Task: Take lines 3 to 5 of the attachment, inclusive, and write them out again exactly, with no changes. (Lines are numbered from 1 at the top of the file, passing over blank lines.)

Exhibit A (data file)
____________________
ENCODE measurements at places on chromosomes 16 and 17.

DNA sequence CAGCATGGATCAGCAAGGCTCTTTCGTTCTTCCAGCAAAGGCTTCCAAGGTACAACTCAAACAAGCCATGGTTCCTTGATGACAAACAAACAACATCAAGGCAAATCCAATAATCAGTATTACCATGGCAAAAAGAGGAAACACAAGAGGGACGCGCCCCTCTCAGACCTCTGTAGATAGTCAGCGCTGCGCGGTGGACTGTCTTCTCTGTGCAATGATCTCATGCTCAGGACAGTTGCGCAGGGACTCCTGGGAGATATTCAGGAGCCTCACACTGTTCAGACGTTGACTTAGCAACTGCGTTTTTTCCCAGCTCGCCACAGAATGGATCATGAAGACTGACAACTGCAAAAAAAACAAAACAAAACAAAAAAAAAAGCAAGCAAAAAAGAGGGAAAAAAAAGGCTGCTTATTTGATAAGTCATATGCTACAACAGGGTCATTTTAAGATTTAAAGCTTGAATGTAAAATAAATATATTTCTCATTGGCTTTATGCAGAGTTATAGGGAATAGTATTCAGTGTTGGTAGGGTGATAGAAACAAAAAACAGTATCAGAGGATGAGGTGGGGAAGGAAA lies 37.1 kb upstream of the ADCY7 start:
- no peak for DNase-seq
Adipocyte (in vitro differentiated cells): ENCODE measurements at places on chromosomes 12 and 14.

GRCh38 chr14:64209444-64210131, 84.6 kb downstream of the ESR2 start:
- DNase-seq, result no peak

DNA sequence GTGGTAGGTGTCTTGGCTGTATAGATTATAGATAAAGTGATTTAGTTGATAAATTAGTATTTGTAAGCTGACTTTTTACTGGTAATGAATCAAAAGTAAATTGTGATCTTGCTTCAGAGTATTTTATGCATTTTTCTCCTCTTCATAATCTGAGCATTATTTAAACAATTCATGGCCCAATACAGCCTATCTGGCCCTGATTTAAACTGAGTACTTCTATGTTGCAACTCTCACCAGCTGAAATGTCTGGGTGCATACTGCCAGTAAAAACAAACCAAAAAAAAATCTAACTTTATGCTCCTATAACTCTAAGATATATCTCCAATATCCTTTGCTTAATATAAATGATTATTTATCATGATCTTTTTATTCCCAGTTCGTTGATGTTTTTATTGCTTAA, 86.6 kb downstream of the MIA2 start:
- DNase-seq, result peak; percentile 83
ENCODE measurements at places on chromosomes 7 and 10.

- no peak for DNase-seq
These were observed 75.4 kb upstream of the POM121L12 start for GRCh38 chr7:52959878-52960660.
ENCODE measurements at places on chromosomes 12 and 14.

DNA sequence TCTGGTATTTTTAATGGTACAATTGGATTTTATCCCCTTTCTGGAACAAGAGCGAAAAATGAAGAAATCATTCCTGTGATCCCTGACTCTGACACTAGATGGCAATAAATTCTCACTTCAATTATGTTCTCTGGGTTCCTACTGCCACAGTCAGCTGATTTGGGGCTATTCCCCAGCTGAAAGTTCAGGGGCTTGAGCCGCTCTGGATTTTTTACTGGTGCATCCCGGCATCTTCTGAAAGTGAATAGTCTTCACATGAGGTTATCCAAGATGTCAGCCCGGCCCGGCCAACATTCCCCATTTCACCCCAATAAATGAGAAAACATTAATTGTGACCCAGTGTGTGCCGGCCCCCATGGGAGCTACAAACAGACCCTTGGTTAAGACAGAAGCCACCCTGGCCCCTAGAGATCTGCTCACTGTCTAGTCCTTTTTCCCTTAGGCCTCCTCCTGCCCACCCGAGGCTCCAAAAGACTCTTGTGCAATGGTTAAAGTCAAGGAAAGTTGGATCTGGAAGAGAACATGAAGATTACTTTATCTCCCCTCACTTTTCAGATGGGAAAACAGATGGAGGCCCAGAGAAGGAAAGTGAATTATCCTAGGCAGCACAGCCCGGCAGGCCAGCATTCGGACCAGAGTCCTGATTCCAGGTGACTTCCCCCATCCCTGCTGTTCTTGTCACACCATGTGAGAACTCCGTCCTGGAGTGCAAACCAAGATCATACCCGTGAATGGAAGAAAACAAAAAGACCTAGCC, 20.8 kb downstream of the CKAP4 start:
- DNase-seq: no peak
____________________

- no peak for DNase-seq
Adipocyte (in vitro differentiated cells): ENCODE measurements at places on chromosomes 12 and 14.

GRCh38 chr14:64209444-64210131, 84.6 kb downstream of the ESR2 start: